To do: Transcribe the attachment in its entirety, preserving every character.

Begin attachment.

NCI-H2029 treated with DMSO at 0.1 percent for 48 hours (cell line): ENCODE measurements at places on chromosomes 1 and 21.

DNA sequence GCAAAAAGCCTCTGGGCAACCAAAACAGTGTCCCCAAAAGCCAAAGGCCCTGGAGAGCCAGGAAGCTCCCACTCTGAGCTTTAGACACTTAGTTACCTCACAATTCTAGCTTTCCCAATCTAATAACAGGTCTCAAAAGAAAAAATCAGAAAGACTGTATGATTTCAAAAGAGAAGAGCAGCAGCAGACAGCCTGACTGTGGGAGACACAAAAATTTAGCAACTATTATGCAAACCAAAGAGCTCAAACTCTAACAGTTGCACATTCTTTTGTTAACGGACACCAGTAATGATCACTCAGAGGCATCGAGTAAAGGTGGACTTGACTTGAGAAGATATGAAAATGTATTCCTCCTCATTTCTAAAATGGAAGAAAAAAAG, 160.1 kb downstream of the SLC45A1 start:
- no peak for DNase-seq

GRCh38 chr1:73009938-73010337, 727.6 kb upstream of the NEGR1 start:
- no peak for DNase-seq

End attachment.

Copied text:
NCI-H2029 treated with DMSO at 0.1 percent for 48 hours (cell line): ENCODE measurements at places on chromosomes 1 and 21.

DNA sequence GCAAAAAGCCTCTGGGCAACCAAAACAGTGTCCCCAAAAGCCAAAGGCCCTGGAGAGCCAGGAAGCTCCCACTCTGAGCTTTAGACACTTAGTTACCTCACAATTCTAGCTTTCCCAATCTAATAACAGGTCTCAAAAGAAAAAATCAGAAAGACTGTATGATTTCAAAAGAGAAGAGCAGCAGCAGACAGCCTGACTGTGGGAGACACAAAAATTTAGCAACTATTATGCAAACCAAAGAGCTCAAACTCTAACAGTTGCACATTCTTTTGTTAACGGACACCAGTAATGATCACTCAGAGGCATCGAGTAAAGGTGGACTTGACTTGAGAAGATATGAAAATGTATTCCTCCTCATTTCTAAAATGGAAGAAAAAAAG, 160.1 kb downstream of the SLC45A1 start:
- no peak for DNase-seq

GRCh38 chr1:73009938-73010337, 727.6 kb upstream of the NEGR1 start:
- no peak for DNase-seq